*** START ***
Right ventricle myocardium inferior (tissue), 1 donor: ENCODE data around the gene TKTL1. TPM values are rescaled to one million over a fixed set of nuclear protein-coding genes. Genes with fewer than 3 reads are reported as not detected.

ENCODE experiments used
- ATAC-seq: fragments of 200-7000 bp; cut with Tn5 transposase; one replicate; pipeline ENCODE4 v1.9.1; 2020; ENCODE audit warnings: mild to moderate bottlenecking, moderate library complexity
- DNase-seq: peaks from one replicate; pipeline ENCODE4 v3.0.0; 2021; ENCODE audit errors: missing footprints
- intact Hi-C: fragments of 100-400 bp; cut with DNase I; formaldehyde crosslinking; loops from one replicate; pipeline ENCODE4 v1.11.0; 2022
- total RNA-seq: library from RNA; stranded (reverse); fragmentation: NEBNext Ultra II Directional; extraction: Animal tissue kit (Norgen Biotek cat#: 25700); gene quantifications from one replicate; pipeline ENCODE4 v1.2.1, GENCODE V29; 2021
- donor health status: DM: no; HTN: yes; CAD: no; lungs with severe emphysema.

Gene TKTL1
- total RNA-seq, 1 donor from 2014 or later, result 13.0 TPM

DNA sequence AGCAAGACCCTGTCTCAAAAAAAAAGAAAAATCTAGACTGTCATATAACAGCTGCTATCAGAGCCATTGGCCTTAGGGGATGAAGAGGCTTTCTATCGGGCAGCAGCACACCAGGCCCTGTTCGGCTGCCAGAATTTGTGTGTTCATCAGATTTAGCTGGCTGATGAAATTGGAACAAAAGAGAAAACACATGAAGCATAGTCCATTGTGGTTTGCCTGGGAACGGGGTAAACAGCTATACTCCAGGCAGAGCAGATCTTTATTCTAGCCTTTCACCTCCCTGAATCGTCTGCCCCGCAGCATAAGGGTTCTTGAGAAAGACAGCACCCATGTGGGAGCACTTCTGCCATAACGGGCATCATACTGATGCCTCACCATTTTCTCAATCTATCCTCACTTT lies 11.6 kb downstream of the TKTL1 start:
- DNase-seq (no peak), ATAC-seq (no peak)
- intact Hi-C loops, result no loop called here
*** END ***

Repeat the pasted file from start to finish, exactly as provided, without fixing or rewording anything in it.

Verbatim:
Right ventricle myocardium inferior (tissue), 1 donor: ENCODE data around the gene TKTL1. TPM values are rescaled to one million over a fixed set of nuclear protein-coding genes. Genes with fewer than 3 reads are reported as not detected.

ENCODE experiments used
- ATAC-seq: fragments of 200-7000 bp; cut with Tn5 transposase; one replicate; pipeline ENCODE4 v1.9.1; 2020; ENCODE audit warnings: mild to moderate bottlenecking, moderate library complexity
- DNase-seq: peaks from one replicate; pipeline ENCODE4 v3.0.0; 2021; ENCODE audit errors: missing footprints
- intact Hi-C: fragments of 100-400 bp; cut with DNase I; formaldehyde crosslinking; loops from one replicate; pipeline ENCODE4 v1.11.0; 2022
- total RNA-seq: library from RNA; stranded (reverse); fragmentation: NEBNext Ultra II Directional; extraction: Animal tissue kit (Norgen Biotek cat#: 25700); gene quantifications from one replicate; pipeline ENCODE4 v1.2.1, GENCODE V29; 2021
- donor health status: DM: no; HTN: yes; CAD: no; lungs with severe emphysema.

Gene TKTL1
- total RNA-seq, 1 donor from 2014 or later, result 13.0 TPM

DNA sequence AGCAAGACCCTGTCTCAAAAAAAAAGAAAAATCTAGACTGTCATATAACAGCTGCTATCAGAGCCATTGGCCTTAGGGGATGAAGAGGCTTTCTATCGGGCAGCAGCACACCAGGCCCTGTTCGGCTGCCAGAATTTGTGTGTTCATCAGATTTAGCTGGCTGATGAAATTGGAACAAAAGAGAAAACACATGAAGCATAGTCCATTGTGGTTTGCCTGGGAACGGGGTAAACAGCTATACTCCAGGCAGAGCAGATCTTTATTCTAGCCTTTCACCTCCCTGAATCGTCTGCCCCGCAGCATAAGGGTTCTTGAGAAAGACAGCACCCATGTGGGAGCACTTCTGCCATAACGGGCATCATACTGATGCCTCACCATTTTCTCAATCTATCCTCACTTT lies 11.6 kb downstream of the TKTL1 start:
- DNase-seq (no peak), ATAC-seq (no peak)
- intact Hi-C loops, result no loop called here